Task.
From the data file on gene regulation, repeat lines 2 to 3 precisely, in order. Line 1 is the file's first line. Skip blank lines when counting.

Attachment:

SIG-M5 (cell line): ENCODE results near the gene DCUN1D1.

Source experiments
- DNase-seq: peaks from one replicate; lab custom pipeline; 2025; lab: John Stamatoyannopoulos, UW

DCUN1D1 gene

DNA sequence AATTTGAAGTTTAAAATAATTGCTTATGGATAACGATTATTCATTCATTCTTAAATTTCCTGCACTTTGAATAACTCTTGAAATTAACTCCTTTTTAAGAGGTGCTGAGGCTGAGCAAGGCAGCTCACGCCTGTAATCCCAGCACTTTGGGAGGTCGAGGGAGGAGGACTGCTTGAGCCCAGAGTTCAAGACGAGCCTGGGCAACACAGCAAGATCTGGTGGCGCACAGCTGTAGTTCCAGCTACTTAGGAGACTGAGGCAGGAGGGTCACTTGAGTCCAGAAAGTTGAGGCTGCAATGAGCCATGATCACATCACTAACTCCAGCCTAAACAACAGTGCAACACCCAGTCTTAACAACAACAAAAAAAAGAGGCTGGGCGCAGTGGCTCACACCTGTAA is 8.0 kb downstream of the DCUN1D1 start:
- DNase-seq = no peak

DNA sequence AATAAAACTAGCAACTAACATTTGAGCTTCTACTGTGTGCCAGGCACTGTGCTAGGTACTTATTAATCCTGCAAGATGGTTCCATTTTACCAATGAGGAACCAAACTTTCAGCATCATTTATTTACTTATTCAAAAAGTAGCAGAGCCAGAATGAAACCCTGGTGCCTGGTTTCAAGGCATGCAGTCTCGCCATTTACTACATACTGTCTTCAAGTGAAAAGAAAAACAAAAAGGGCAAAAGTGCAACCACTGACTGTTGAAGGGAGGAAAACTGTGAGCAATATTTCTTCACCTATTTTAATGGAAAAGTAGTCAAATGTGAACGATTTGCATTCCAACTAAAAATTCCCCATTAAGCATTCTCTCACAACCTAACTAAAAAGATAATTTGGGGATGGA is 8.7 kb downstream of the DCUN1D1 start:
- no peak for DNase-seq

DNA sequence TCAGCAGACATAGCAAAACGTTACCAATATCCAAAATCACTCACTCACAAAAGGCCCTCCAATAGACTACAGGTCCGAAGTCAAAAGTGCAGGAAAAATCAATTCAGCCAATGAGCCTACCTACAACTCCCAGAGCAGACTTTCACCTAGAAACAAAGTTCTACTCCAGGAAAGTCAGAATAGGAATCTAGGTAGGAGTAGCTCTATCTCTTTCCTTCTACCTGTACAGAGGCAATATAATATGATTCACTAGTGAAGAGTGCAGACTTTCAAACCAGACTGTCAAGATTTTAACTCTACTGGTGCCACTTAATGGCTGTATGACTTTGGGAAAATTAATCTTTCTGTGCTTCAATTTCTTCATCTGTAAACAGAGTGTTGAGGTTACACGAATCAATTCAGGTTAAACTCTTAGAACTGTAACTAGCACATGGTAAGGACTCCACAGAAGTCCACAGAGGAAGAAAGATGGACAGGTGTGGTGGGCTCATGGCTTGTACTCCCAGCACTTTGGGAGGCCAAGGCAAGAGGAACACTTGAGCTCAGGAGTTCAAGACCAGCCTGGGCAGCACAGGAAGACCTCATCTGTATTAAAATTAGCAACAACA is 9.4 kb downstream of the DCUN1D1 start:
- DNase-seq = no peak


Source experiments
- DNase-seq: peaks from one replicate; lab custom pipeline; 2025; lab: John Stamatoyannopoulos, UW